How did Buddha's Relics Help Spread Buddhism | Sanchi Stupa - Storytrails
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Ancient stone caskets that stored Buddha’s relics | Sanchi Stupa, India

Buddha died around 483 BCE. His remains were stored in 8 stone caskets. Emperor Ashoka had an idea – a vision to spread Buddhism through these relics. How did he do it? This story explores the journey of Buddha’s cremated remains from nearly 2500 years ago to locations that have become important Buddhist pilgrimage sites, one of which is the Sanchi Stupa.

This is the story of ancient stone caskets that contained something very precious; the cremated remains of the great Indian preceptor, Lord Buddha himself! 

Buddha is believed to have died in 483 BCE in Kushinagara in North India. His body was cremated immediately after his death. But his ashes and other relics – his hair, teeth, nails and bones, were safely preserved in stone caskets like these. Later, during the time of Emperor Ashoka, they were further divided and redistributed at Stupas across the Indian subcontinent. And one of them was the great stupa at Sanchi. The sculptures at the Sanchi Stupa tell us about the events that immediately followed the death of Buddha. This short video traces the journey of Buddha’s cremated remains from Kushinagara nearly 2500 years ago, to locations across the world that have become important Buddhist pilgrimage sites today.

Ashoka_with_his_Queens_at_Sannati-Kanaganahalli_Stupa By Ashokha – Wikimapia [1], CC BY-SA 3.0,( )

King of the Mallas bringing the relics of the Buddha to Kushinagara. The king, seated on an elephant, hold the relics on his head. By Biswarup Ganguly – Detail of, CC BY 3.0, ( )

War over the Buddha’s Relics, kept by the city of Kushinagar, South Gate, Stupa no.1, Sanchi By Asitjain – Detail of, CC BY-SA 3.0, ( )

King of the Mallas of Kushinagara under siege (left end of the architrave). By Biswarup Ganguly – Detail of, CC BY 3.0, 

Stupas_and_monasteries_at_Sanchi_in_the_early_centuries_of_the_Christian_era Reconstruction, 1900 By Percy Brown (1872-1955) – Indian Architecture (Buddhist And Hindu) [1]. First published in India in 1900 [2], Public Domain,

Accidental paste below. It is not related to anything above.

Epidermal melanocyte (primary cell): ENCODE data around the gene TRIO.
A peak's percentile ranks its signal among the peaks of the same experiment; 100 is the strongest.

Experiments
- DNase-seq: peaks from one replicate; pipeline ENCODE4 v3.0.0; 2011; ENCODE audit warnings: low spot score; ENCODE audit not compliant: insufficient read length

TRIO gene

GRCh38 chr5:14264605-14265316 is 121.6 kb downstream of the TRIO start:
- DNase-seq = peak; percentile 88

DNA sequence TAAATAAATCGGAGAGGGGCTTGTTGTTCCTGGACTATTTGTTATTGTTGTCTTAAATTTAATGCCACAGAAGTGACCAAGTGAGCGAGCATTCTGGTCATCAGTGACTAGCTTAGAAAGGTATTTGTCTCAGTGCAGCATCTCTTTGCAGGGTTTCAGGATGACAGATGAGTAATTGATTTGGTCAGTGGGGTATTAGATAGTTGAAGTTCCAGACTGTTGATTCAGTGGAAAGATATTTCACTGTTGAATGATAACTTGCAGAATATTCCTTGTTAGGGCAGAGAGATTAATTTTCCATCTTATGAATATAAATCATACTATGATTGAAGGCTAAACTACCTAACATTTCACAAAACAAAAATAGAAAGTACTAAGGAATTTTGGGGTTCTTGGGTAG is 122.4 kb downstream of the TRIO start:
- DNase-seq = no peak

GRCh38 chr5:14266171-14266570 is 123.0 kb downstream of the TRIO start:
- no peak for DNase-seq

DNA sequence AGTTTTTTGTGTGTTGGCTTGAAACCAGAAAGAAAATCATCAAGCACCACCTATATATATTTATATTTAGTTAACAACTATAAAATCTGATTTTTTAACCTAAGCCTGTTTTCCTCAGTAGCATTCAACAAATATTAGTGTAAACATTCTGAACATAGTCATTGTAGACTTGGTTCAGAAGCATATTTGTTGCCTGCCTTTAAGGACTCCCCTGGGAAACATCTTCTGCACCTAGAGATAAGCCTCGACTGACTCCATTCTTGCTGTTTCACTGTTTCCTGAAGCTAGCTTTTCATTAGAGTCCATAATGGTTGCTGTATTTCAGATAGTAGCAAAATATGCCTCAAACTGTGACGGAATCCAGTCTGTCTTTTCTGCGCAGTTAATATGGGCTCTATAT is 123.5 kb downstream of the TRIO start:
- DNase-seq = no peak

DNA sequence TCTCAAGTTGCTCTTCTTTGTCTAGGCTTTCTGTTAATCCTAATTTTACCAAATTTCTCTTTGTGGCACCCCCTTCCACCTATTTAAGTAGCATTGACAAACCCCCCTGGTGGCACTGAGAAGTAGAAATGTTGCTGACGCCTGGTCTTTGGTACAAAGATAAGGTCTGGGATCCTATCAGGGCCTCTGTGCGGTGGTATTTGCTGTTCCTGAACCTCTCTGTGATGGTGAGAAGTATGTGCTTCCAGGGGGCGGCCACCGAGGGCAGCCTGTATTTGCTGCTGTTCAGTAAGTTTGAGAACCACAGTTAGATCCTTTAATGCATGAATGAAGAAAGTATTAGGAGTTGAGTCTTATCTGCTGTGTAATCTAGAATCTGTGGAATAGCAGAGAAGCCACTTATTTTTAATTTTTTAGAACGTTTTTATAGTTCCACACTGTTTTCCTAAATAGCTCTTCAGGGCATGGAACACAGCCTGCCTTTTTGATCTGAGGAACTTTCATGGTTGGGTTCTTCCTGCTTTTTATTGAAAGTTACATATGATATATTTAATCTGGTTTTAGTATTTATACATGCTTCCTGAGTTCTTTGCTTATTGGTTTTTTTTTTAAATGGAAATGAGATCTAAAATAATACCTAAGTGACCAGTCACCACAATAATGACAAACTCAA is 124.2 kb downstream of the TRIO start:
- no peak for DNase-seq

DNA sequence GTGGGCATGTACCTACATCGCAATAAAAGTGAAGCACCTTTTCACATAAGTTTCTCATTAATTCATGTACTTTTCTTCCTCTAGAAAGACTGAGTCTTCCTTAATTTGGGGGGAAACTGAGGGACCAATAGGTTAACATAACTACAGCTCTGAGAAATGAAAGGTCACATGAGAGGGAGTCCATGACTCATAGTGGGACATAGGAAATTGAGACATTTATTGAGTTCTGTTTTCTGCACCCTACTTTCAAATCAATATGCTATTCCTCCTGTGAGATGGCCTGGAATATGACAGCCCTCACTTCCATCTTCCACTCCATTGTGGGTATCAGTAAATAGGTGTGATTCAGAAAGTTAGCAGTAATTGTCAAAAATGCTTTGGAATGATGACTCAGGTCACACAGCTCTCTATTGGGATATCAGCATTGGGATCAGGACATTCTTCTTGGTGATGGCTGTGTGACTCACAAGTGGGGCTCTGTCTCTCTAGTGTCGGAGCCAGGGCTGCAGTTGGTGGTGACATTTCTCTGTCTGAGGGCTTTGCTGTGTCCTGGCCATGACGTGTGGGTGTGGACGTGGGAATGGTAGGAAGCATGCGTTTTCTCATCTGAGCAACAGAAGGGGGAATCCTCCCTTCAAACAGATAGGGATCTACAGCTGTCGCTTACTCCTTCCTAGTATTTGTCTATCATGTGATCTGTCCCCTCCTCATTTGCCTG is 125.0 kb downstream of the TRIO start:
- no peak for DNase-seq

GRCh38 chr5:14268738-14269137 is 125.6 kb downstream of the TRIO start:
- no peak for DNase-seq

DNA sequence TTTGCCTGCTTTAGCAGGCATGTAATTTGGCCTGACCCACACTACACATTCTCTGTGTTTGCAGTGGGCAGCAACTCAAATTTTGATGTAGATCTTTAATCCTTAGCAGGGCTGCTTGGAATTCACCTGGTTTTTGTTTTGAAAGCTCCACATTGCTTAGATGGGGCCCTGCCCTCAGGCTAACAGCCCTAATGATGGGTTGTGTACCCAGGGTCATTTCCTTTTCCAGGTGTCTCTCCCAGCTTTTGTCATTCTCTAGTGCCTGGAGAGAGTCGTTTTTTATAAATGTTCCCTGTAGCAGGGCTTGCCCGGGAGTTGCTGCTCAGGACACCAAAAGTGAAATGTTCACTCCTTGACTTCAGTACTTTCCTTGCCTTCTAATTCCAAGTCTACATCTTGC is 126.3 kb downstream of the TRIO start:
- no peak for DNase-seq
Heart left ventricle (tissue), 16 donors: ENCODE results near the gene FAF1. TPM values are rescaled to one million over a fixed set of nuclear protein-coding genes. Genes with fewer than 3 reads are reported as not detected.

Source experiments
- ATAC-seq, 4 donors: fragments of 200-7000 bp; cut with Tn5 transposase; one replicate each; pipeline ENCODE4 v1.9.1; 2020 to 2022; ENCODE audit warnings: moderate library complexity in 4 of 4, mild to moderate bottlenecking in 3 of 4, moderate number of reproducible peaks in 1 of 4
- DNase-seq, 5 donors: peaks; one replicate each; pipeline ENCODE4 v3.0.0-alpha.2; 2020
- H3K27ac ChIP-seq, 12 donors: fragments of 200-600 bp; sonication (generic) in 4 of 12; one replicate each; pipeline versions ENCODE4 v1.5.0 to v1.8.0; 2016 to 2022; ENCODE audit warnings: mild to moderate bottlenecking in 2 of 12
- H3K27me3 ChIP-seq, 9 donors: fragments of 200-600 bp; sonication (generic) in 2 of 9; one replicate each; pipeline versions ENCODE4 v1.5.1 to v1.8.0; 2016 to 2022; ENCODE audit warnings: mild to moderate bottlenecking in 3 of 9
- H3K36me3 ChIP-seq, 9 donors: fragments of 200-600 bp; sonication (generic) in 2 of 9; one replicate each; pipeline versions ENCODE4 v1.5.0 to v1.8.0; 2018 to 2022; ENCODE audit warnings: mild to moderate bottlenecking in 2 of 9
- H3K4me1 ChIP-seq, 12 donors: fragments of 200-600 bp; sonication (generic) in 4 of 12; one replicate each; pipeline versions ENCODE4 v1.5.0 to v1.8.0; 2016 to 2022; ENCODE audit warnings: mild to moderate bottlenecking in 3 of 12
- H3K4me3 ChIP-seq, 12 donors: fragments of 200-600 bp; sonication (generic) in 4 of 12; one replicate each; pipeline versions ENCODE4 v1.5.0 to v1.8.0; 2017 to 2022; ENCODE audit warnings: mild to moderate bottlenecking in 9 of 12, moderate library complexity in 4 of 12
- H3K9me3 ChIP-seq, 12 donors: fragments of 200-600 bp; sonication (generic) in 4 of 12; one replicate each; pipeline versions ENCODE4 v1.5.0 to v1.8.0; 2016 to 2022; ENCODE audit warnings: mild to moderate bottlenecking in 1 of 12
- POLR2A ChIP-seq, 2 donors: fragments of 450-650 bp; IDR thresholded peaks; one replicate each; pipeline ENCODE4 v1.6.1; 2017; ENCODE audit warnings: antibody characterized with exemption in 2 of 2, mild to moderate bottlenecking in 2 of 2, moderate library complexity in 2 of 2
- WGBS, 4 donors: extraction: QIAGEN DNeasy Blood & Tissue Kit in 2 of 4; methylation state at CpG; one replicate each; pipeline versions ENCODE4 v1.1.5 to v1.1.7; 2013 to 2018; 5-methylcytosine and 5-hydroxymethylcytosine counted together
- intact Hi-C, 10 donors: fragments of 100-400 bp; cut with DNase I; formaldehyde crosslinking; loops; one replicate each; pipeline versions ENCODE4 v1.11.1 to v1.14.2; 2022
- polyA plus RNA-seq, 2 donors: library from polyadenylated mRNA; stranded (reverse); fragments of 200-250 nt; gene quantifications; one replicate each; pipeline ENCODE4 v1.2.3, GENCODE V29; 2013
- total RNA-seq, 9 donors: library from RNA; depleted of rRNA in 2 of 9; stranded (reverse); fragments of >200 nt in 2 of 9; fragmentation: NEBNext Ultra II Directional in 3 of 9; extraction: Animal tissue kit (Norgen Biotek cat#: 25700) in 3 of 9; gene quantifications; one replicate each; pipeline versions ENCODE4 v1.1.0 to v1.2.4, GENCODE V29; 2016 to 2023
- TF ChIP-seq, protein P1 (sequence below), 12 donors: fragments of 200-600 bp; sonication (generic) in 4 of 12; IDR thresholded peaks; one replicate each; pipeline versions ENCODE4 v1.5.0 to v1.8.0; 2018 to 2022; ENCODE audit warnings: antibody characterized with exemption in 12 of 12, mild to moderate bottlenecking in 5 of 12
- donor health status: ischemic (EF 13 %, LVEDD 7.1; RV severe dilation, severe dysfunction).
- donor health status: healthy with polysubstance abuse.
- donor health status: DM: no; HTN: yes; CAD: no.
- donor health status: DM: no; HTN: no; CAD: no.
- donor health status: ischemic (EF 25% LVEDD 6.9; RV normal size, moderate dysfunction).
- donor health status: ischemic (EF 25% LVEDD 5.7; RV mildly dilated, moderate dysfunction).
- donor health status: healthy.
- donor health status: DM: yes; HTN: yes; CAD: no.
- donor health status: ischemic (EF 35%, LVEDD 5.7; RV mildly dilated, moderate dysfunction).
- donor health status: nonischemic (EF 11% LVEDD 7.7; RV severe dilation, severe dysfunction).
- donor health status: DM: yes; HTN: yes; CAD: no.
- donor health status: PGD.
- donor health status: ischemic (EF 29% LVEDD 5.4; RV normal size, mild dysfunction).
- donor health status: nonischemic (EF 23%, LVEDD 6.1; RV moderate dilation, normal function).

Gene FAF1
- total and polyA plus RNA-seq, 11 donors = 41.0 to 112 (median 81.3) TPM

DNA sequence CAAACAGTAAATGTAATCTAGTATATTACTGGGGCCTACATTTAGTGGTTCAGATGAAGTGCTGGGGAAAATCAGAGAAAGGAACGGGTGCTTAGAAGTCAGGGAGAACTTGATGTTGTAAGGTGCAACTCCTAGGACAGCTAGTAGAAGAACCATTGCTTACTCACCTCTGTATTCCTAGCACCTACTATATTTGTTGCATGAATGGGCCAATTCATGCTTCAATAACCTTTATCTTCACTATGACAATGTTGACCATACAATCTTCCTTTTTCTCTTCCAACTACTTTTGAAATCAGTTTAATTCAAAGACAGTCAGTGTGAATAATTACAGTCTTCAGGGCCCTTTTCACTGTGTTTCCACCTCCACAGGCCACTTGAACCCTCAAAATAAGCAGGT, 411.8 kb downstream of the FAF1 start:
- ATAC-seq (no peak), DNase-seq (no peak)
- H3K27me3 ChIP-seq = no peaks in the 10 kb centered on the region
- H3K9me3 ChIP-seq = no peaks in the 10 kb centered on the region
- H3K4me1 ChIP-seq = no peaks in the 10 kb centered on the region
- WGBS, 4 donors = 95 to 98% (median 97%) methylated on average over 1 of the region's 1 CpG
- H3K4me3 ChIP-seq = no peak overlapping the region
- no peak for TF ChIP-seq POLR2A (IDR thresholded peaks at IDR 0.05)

Sanchi Stupa By Biswarup Ganguly, CC BY 3.0, 

Sanchi_Stupa_No2 By Kevin Standage ( INDIAN TRAVEL PHOTOGRAPHY – Licensed through agreement by e-mail on 8 March 2018

The division of the relics of the Buddha by Drona the Brahmin, Gandhara, Zenyōmitsu-Temple Museum, Tokyo. Personal photograph, 2005. Released in the Public Domain.) By PHG at English Wikipedia – Transferred from en.wikipedia to Commons by Leoboudv using CommonsHelper., Public Domain, 

Lord_Buddha_-_Hair_Relics By AKS.9955 – Own work, CC BY-SA 4.0 

02 Front View, in Bodhgaya, Bihar Photograph of the Daibutsu Buddha statue at Bodh Gaya in Bihar taken by Anandajoti. By Photo Dharma from Penang, Malaysia – 002 Front View, CC BY 2.0, 

Enlightenment of Buddha, Kushan dynasty, late 2nd to early 3rd century CE, Gandhara.,_late_2nd_to_early_3rd_century_AD,_Gandhara,_schist_-_Freer_Gallery_of_Art_-_DSC05124.JPG By Daderot – Own work, CC0, 

An aniconic depiction of the Buddha’s spiritual liberation (moksha) or awakening (bodhi), at Sanchi. By Photo Dharma from Sadao, Thailand – 050 Mucilinda with his Wives around the Buddha, CC BY 2.0

King Ashoka (right) visits the Ramagrama Stupa, Southern gateway, Stupa 1 By Photo Dharma from Sadao, Thailand – 013 King Asoka visits Ramagrama, CC BY 2.0, 

Ramagrama stupa at present day Nepal as on 2.10.80 by Laxman Burdak CC BY 2.0, 

Foreigners_at_Sanchi_Stupa_I_North_Gateway.jpg By User:Gangulybiswarup – Wikipedia Commons File:Foreigners Worshiping Stupa North Gateway – Stupa 1 – Sanchi Hill 2013-02-21 4287.JPGReformated photograph and highlighted desired portion., CC BY 3.0

The steatite box that contained the Bimaran casket. By No machine-readable author provided. World Imaging assumed (based on copyright claims). – No machine-readable source provided. Own work assumed (based on copyright claims)., CC BY-SA 3.0

Prasat Angkor Wat By sam garza – originally posted to Flickr as Angkor Wat, CC BY 2.0

Hōryū-ji in Ikaruga, Nara, Japan By 663highland – Own work, CC BY 2.5

Jade Dragon Temple, Sibu, Sarawak., Malaysia By Wingsancora93 – Own work, CC BY-SA 4.0

Shwedagon Pagoda in Yangon – the most revered pagoda in Myanmar. By Kyaw.m.naing at the English language Wikipedia, CC BY-SA 3.0

Maha Stupa at Thotlakonda,_Visakhapatnam_(2).jpg By iMahesh – Own work, CC BY-SA 4.0

Music credits: Mayank Kapri

Editing : Anand Gautam




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